As hunting and gathering gave way to farming, people in the Yorkshire Dales had to learn new ways of storing food. Survival during the long winter months required a good store of grain for the family and feed for their animals. In the Dales there is little archaeological evidence for early stores, there are no grain pits such as those found on Iron Age sites on the chalklands of southern England. In the prehistoric Dales, feed was probably stored in structures which are either indistinguishable from houses or which leave no trace.
Gargrave Roman Villa has outbuildings, some of which no doubt were used for storage, but it is not really until medieval times that we begin to see evidence for how farmers organised their storage of food and animal fodder. Field archaeologists have begun to record small, levelled areas of ground around medieval field systems in places such as Linton and Thorpe and Town Head, Askrigg, and have interpreted these as stackgarths for hay and straw. The foundations for medieval cruck-built timber barns have also been recognised and it seems likely that the first barns, just like medieval farmhouses, were built from readily available timber.
It seems that different buildings were used for different functions on the Medieval and Tudor farm. A 16th century survey of Cracoe describes both cruck-built barns and hay houses, also built of crucks. Both types were thatched. A heavily restored example of a cruck-built barn with stone walls and a heather thatched roof can be seen at Grimwith Reservoir. There are two more authentic examples at Drebley.
Stone-built barns probably start replacing timber barns in the early 18th century during the Great Rebuild of farmhouses in stone. Early dated examples are Mantley Field Laithe near Malham and an unnamed field barn in good condition, on Occupation Road, Muker. These stone barns were different to the earlier timber buildings in that they combined the functions of cattle house and fodder storage. Farming was changing from a subsistence economy to a cash economy and the greater wealth and also the requirement to overwinter more and more cattle, laid the foundations for the characteristic Dales landscapes we see today in Swaledale and Upper Wharfedale.
The Dales field barn or laithe is unusual in that it is sited well away from the main farm buildings. Instead these barns are found in hay meadows and were used to store the hay from their surrounding fields over winter. Cattle were housed in a shippon on the lower floor in stalls and fed with this hay. Their muck was spread on the hay meadows to feed the next crop of hay. The siting of the barn meant that heavy materials such as hay and muck never had to be carried very far from where they were needed.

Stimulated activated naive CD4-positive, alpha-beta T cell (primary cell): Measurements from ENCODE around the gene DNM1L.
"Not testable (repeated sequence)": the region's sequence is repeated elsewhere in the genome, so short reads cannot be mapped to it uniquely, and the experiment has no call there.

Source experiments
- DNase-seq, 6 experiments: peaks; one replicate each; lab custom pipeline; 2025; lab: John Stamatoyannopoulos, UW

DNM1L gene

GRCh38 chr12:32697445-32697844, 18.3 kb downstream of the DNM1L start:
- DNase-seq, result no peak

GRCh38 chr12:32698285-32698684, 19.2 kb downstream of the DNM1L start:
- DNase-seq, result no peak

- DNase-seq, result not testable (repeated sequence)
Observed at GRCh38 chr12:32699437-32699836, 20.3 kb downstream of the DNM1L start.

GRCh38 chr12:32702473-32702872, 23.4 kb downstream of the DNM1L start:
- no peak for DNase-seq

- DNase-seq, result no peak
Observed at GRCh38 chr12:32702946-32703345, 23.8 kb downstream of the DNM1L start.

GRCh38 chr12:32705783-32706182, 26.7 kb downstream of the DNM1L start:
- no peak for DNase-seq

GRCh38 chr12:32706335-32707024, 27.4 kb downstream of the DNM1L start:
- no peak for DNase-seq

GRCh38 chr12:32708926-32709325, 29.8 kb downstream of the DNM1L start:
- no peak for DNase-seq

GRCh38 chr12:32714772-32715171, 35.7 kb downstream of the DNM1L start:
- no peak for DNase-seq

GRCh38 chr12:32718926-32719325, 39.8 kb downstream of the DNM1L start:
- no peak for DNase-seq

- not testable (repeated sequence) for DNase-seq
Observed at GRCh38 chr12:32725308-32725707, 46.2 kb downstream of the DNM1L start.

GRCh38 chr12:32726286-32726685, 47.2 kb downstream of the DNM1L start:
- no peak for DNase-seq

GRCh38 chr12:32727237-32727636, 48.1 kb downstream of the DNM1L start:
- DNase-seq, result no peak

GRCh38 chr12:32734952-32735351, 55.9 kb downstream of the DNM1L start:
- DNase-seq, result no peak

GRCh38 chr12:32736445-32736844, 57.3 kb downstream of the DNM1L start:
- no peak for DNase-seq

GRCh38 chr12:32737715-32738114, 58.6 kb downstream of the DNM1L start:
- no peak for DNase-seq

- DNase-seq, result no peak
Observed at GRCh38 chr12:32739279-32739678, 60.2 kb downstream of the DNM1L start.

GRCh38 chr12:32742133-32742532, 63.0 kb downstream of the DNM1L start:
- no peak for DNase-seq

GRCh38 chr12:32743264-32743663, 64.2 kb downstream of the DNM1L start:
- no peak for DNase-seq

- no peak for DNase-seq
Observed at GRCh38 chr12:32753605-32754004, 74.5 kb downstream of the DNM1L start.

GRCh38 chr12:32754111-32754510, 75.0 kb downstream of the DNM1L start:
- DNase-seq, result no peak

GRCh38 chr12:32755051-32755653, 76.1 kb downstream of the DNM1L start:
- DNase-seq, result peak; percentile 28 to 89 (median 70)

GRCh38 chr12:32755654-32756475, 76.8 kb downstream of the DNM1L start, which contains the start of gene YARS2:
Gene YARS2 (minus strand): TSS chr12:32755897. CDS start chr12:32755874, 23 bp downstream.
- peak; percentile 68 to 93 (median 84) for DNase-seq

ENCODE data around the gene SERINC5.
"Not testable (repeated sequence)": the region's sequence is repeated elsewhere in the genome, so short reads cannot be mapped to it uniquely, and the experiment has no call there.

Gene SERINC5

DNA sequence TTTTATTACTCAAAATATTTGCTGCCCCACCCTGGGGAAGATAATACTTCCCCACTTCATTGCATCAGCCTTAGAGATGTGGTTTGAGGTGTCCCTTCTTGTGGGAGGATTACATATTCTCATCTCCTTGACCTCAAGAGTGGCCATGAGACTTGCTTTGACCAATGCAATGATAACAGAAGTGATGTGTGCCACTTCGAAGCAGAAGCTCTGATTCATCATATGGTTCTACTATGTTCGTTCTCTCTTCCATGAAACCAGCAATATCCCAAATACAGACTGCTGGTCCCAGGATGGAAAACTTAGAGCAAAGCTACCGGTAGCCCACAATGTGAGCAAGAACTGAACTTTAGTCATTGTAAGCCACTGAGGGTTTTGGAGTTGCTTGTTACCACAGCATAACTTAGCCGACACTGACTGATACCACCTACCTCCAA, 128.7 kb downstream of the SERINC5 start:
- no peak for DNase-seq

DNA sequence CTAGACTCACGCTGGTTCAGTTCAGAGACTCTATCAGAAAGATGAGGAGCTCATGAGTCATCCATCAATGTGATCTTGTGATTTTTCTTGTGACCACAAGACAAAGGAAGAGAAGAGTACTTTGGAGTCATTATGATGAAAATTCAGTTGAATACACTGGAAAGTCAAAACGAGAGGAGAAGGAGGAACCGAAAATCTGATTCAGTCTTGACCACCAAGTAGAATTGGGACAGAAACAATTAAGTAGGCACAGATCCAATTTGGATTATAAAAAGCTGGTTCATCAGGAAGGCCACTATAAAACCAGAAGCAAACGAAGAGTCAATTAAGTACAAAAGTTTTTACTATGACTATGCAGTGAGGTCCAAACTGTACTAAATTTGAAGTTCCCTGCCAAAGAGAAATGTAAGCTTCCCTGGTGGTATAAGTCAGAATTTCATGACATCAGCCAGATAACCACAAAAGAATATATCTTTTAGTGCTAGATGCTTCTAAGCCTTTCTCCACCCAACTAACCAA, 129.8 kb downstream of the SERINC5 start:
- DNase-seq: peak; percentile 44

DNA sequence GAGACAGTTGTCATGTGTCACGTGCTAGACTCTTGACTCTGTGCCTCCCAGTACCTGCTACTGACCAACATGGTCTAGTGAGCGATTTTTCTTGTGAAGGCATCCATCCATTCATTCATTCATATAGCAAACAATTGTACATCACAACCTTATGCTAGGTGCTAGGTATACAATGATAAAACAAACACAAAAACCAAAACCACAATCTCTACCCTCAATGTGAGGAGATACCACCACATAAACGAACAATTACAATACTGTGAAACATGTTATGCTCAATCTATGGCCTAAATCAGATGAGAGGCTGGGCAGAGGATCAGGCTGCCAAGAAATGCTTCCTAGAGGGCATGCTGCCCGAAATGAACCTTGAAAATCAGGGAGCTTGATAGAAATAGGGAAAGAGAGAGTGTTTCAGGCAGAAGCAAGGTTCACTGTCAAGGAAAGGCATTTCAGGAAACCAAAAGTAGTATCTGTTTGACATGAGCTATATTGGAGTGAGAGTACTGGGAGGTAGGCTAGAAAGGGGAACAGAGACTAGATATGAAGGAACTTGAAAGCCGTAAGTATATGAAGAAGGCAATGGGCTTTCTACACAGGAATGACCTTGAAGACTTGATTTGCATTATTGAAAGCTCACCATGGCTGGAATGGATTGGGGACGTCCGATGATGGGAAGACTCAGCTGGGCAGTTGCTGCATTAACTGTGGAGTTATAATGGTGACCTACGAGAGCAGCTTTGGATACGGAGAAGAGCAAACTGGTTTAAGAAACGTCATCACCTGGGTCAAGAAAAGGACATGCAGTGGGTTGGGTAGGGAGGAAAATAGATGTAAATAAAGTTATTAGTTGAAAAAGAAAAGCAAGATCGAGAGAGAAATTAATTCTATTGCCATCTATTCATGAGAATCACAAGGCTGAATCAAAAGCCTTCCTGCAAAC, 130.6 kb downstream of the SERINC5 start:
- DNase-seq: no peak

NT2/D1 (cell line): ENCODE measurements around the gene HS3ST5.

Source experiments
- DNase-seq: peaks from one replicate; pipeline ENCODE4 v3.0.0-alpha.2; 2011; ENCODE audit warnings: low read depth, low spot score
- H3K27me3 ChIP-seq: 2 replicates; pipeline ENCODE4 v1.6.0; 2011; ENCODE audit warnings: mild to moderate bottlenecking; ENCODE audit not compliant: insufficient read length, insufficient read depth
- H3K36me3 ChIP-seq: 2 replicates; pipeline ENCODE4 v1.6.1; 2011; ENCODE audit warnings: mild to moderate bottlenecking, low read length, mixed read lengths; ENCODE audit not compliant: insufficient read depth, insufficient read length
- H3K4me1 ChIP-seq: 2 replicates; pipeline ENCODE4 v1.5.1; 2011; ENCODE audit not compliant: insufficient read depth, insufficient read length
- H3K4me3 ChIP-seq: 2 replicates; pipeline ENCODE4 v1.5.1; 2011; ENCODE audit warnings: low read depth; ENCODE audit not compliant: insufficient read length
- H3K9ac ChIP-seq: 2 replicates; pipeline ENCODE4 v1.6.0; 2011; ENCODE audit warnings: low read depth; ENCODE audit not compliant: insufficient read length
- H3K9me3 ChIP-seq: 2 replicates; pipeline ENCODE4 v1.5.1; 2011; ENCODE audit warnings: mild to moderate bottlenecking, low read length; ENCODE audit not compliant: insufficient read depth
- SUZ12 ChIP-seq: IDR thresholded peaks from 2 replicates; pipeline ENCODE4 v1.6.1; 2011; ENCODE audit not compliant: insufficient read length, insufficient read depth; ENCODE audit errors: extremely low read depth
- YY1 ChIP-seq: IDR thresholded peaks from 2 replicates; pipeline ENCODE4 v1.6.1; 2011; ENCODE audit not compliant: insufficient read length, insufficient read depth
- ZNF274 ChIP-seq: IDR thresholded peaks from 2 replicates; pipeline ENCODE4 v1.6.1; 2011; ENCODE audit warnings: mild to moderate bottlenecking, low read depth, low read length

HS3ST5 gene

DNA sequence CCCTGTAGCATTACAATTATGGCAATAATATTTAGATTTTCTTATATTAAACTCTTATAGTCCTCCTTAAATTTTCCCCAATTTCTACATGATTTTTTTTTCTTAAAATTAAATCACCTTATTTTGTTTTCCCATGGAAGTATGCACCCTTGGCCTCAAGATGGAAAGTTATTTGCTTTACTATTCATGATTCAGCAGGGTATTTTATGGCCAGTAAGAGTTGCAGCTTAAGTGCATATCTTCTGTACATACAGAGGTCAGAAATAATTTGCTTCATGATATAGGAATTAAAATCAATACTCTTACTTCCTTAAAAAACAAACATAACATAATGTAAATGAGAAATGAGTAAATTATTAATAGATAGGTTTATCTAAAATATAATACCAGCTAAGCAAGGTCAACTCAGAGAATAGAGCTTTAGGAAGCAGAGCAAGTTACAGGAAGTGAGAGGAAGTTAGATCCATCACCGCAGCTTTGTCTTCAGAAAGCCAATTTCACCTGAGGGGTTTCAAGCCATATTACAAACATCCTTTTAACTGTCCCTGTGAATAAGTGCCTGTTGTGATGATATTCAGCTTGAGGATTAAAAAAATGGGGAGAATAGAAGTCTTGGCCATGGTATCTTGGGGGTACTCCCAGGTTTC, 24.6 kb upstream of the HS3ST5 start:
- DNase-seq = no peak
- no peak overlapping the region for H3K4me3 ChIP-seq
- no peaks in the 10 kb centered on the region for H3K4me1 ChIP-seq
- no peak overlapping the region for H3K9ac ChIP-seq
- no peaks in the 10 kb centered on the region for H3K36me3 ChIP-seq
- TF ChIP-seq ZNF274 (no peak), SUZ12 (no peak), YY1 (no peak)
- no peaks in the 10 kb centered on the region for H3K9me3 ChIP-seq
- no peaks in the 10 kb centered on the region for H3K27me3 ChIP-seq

Other types of barns found in the Dales include those built to over-winter young sheep (hoggs) known as hogg houses. They mostly seem to date to the 19th century and were sometimes built on to earlier field barns. They are usually two storey affairs with room for sheep on both floors and hayracks around the walls. Many examples are to be found in Upper Swaledale which had particularly bad winters. The young sheep were housed in the hogg house overnight and in the event of severe winter weather, during the day as well. Harker’s Hogg House, near Muker is a single storey example, still being used for its original purpose.
The Great Tythe Barn at Bolton Abbey is a unique survival from early Tudor times in the Dales. Its function was as a vast storage area for grain and other products from the Priory estates. There was also a threshing floor. As less and less grain was grown in the Dales, the storage function of most barns was turned over to hay. Big Laithe, Nappa in Wensleydale dating to the early to mid 19th century is another unusual survival with its capacity to house 40 cows and its large threshing floor. Clearly it was still worth growing crops here until well into the 19th century. Indeed, in 2002 the practice restarted on a small scale in this part of Wensleydale.
With the advent in the mid-20th century of the technique of silage making and the modern requirements for housing and milking cattle, the field barn has become largely redundant. Their importance as a landscape feature is however recognised, and the National Park Authority along with other organisations, distributes grants to help farmers restore their field barns. Village barns on the other hand are in great demand for conversion to housing and there are very few left in their original condition.
Town Head Barn on the edge of Malham village has been restored by The National Trust to show how it functioned and includes an exhibition on the history of farming in the Dales. The Dales Countryside Museum in Hawes also has an interesting display showing how farmers milked cows in their field barns, carrying the milk from barn to farm in tin back cans.
Cracoe survey: Yorkshire Archaeological Society manuscript DD 121/31/10
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